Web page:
The 8th track, ‘Delicious’, has a similar meaning to ‘The Contrarian’, though it has a more upbeat and acoustic melody as it sarcastically talks about someone receiving consequences for their nonchalant and self-serving behaviors for the first time. The only problem with this song is that it has no end; the instruments randomly cut off before the start of the next song.

Perhaps the most beautiful song on the record is ‘Feathers’. Originally only previewed during live performances in the fall of 2017, ‘Feathers’ quickly became a fan favorite. Done in a similarly slow, mournful and bittersweet style to ‘By And Down The River’, ‘Feathers’ talks about reconciliation for damages caused in the past, as well as offering aid to people regardless of familiarity. Keenan sings the song with so much emotion that every note and word grips the heart.

 

Maynard James Keenan, Matt McJunkins, Billy Howerdel, James Iha and Jeff Friedl posing for their Coachella 2018 set

The most musically controversial song on Eat The Elephant is clearly ‘Hourglass’. It breaks from the band’s usual style of alternative metal and delves into electronic rock. Though they’ve broken the mold and explored other styles before, like with eMOTIVe’s ‘Counting Bodies Like Sheep To The Rhythm Of The War Drums’which was on the industrial side, ‘Hourglass’ goes a much different and more unusual route. Opening with synthetic eastern-sounding guitars and odd experimental vocals, it quickly descends into a hard headbanger of a song.

The lyrics are also fairly confusing, another reason why it left fans scratching their heads. The chorus consists of robotic voices chanting “Aristocrat breaks down too, Democrat breaks down too, Oligarch breaks down too, Republicrat breaks down too, no hope left in the hourglass”.  This created a lot of discord among fans because it was so different. In the past, Keenan and Howerdel had refrained from using synthetic vocal filters not just in A Perfect Circle, but in their other projects as well.  The first verse puts more confusion into the song,  talking of a “Tokyo kitty swallowed, rose, and canary”, which could refer to the expression “the cat who swallowed the canary” used to describe a smug person. The odd style and strange lyrics made many fans deem it a song by “A Perfect Puscifer”, a jab that says the song sounds like it belongs to frontman Maynard James Keenan’s multi-genre project Puscifer, which is comedy-fronted.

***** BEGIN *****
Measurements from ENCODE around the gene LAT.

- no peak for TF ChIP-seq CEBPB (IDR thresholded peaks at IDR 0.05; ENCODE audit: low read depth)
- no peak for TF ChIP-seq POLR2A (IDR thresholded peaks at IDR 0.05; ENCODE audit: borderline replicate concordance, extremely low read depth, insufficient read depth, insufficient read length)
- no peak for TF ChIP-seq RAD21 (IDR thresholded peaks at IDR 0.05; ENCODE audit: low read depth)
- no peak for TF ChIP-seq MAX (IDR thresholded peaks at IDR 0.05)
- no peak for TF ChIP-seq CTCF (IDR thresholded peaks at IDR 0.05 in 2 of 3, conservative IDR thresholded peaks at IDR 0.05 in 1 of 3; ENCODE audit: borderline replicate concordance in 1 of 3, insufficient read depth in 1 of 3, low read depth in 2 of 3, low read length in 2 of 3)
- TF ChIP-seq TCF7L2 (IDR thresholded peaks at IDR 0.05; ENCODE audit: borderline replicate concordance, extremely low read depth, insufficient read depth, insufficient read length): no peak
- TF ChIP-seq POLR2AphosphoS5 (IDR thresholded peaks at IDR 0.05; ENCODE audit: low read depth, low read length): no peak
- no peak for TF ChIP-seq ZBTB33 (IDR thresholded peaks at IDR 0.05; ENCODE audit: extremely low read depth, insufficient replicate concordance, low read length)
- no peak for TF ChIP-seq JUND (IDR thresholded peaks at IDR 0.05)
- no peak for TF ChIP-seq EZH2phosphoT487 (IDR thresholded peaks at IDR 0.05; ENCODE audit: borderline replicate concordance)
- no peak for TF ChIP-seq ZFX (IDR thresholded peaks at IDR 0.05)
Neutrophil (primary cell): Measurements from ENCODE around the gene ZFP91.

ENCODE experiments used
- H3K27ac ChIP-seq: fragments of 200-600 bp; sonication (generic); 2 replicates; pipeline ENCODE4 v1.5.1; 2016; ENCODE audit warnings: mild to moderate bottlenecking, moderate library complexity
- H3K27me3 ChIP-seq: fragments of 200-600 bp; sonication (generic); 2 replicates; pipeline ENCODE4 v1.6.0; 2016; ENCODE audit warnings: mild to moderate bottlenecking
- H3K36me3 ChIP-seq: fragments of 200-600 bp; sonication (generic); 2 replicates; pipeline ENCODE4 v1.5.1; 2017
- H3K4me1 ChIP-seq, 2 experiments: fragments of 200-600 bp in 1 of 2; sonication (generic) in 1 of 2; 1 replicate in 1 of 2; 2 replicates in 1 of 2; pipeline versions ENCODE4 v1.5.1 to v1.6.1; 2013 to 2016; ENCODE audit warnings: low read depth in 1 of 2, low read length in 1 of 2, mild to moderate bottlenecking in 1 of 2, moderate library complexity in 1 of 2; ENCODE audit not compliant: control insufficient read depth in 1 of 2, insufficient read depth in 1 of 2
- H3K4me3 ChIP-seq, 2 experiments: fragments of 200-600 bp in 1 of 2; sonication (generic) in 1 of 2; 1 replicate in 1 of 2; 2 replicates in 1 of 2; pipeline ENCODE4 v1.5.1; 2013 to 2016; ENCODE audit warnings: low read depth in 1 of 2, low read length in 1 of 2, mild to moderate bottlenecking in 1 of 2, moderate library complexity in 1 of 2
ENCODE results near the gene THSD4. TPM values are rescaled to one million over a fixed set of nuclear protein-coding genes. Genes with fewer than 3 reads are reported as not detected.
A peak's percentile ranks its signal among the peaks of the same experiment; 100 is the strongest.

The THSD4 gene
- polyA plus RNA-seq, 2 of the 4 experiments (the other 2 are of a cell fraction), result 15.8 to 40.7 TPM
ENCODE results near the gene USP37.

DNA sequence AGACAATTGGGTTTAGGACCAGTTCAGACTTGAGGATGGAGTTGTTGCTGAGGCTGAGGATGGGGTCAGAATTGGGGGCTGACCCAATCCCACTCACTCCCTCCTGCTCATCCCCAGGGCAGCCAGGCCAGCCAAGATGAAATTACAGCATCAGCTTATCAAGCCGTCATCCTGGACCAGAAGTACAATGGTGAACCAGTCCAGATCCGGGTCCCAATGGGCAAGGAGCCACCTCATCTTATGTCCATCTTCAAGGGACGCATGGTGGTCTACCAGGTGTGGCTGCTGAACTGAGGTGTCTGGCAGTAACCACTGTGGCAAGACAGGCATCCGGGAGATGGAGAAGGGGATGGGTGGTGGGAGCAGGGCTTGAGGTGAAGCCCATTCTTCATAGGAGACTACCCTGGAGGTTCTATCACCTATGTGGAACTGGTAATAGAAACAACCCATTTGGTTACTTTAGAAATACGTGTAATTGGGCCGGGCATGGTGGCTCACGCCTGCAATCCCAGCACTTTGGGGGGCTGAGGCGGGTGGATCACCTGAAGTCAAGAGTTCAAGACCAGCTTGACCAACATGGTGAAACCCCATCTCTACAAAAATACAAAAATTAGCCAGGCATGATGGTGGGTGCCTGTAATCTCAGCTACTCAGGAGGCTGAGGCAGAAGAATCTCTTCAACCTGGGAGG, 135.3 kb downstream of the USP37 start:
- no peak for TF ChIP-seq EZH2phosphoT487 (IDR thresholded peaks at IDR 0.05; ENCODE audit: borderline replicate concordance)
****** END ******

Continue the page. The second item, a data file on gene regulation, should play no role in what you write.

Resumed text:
Though ‘Hourglass” is thoroughly unusual, it’s one of the stronger songs on the album. The guitars are simultaneously different from anything they’ve done and a nostalgic callback to the feel of the debut APC record, Mer De Noms. Once one is able to decrypt the lyrics, it becomes clear that they’re actually very intelligent, and speak of a world left hopeless after every form of government is corrupted and broken down. The emphasis is on how there isn’t much time left until that reality is upon us. Honestly, one could listen to it on repeat for hours without it getting dull.

The album finishes with a nearly 7-minute long track titled ‘Get The Lead Out’. Like ‘Hourglass’, it has an experimental feel to it, but rather than being heavy and electronic, ‘Get The Lead Out’ is slower, glitchy, and evocative.  The band knows how out of place this album is compared to their others, that they don’t care, and that fans should get over it. “Chit chat, chit chat, ain’t got time for that/We’ve got places to be/we’ve got mountains to climb/Suck it up buttercup/Not one to dawdle, got no time to coddle you” sounds like the band saying they did what they could and what they wanted with the time they had, and are too busy to bow to what the fans think of it. The song does drag on too long in my opinion, but it was still a strong end to the album.

All in all, Eat The Elephant is a solid effort by A Perfect Circle. Not their best, but still really well-made. Lyrically and vocally it’s phenomenal. They managed to still sound like APC without being stuck in the past. They took the step, took the swing, took the bite, and went all in with this record.  For the most part, it really worked. If they’d eased up on the pianos a bit and put more effort into the aggressive side of the music, it would be perfect.  Because some songs, especially the title/opening track, were dull, and they put too much focus on pianos, the album feels like a bit of a letdown.

Rating:  7/10.

Buy the album: Eat The Elephant

 

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River Atkinson, Student writer/journalist